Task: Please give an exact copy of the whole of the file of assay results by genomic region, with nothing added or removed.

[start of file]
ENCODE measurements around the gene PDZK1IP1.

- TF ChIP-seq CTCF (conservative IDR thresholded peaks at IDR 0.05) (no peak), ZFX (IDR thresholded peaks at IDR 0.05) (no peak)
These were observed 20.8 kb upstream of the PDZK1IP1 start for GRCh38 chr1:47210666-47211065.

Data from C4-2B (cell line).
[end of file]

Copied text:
ENCODE measurements around the gene PDZK1IP1.

- TF ChIP-seq CTCF (conservative IDR thresholded peaks at IDR 0.05) (no peak), ZFX (IDR thresholded peaks at IDR 0.05) (no peak)
These were observed 20.8 kb upstream of the PDZK1IP1 start for GRCh38 chr1:47210666-47211065.

Data from C4-2B (cell line).